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Best Disney Thing: Space Mountain

Space Mountain is the best Disneyland thing.



The second of the four mountains (according to this post ) in the park (sort of--more on that later), Space Mountain is a thrilling roller coaster ride through space.

Opening in 1977, Space Mountain lies nestled in the corner of Tomorrowland right next to what is currently Star Wars Path of the Jedi, which was formerly Captain EO.

Launch Control, This is Space Center

You may not be familiar with the storyline of Space Mountain, and that is probably because they don't really make it very clear.

However, Jim Hill Media has a transcript from what was purportedly a preview recording from Disneyland before the ride opened. To sum it up:

You are an astronaut on a space station orbiting Earth. The hill at the beginning of the ride is a “man-made solar field” that charges up your rocket cars, and then launches you into space.

And then you fly around a large satellite and the rest of the galaxy, and land at the re-entry portal.

Space Mountain has gone through some revisions since, and the large satellite was replaced a few times—briefly re-branded as a Fed-Ex Satellite, and more recently turned into an asteroid. There used to be a projection of a giant asteroid that looked like a cookie, and everyone in my family called it the “big cookie”, but that’s gone, too. There also used to be a robot (possibly a Fed-Ex robot) at the end of the ride that would greet you on the way out.

One of these revisions of Space Mountain had videos throughout the ride queue from "SMTV”, and TV’s own Mario Lopez was featured in them sometimes. These are now gone as you don’t spend as much time in the actual queue building anymore.

Speaking of the queue building, if you look closely throughout the line, you’ll notice that the station you’re in is Station 77…which is the year the ride opened! Fun.

Prepare for Takeoff

Story aside, the actual ride of Space Mountain itself is phenomenal. It’s also probably the first or one of the first roller coasters I’ve ever been on.

The entire ride is dark (for the most part) save for the projected stars on the walls and some lights. In 1996 the ride got music added to it—by Dick Dale, no less. In 2005 this score was replaced by Michael Giacchino’s version, AKA the guy who made you cry with the Up soundtrack.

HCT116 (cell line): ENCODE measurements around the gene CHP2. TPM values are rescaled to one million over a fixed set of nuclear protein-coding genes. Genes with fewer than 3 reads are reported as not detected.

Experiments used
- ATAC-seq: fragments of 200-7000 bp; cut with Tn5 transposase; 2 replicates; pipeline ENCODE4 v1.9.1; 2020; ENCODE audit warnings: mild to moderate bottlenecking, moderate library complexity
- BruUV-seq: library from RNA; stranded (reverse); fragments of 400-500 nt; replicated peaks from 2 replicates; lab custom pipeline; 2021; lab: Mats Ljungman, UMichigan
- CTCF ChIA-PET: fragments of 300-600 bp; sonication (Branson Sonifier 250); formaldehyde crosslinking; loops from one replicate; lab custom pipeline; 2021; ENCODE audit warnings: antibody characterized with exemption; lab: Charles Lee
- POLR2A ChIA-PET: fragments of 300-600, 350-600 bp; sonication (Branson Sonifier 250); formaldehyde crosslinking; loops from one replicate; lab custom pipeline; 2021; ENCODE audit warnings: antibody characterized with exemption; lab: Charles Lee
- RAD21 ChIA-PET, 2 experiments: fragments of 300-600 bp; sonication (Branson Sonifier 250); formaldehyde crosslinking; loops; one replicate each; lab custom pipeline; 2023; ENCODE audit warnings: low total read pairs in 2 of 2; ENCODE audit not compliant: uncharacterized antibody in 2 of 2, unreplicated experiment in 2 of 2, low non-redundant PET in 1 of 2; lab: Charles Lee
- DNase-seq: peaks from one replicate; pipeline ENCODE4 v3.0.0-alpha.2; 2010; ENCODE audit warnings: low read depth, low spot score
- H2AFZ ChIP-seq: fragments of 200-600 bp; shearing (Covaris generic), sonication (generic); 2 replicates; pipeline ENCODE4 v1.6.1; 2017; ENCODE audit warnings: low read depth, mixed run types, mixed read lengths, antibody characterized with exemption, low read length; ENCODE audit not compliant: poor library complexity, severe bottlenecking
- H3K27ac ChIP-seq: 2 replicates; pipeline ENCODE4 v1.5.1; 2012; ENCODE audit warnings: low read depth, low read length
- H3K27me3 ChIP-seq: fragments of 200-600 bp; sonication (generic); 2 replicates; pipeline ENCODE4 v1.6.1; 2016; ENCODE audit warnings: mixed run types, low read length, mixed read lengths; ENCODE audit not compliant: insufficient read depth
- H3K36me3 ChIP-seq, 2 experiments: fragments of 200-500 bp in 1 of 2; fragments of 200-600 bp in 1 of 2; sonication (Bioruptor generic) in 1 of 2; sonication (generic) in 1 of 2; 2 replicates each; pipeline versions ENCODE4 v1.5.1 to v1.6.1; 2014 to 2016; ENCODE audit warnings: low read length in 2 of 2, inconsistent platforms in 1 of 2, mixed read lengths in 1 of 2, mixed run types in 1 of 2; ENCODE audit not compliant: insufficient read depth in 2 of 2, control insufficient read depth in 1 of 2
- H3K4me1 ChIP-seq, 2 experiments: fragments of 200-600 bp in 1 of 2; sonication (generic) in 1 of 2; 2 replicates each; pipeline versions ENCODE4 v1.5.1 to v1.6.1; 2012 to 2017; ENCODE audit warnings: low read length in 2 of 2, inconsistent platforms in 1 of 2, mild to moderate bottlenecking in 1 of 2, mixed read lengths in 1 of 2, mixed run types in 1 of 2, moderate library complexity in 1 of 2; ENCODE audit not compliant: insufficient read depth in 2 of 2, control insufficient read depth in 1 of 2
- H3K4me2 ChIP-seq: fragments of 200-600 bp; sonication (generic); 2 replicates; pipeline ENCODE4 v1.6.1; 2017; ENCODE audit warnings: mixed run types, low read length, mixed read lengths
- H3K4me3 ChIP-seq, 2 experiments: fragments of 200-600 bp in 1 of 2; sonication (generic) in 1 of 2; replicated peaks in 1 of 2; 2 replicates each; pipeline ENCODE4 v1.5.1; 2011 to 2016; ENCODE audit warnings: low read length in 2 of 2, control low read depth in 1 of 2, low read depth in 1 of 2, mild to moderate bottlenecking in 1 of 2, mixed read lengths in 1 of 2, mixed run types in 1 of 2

As you twist and speed through the dark reaches of space, there comes a point in the ride where you are spiraling towards the exit (or re-entry portal, I guess). Growing up, I was amazed at how many turns it seemed to take to reach that point. (According to the official story linked earlier, this is supposed to be the inside of a spiral nebula.)

And then you reach the re-entry portal, possibly dizzy (like me), and your picture is taken, and then you have to walk up some stairs to leave (which is hard if you’re dizzy, like me). Sometimes there’s an extra surprise at the end, if you’re riding on one of the alternate-universe versions of the ride. What?

Alternate Versions

Beginning in 2007, Disneyland came up a new way to innovate: overlays. By which I mean, changing some of the projections and the music to create some familiar, but not too familiar experiences.

First, Disney teamed up with the Red Hot Chili Peppers in April 2007 to create Rockin’ Space Mountain as part of the Rockin’ Both Parks promotion (there was also a music change in DCA on California Screamin’). This featured many lighting changes to make the ride seem more like a concert vibe, and the music changed to “Higher Ground”. For some reason, they never did this again.

In October 2009, Space Mountain became Space Mountain Ghost Galaxy, borrowed from Hong Kong Disneyland. This uses a lot of the same lighting changes from the Rockin’ variant, and has some scares thrown in throughout the ride.

And then we come to my personal favorite. Hyperspace Mountain first launched in 2015 to promote the Season of the Force. This is a Star Wars themed overlay, which involves ships, explosions, possibly a TIE fighter, and of course the amazing music. Not even Space Mountain is free of becoming Star Wars.

So the next time you get to Disneyland, make sure to brave the probably-hour-long line and give Space Mountain a shot!

Just don’t trip on your way out.

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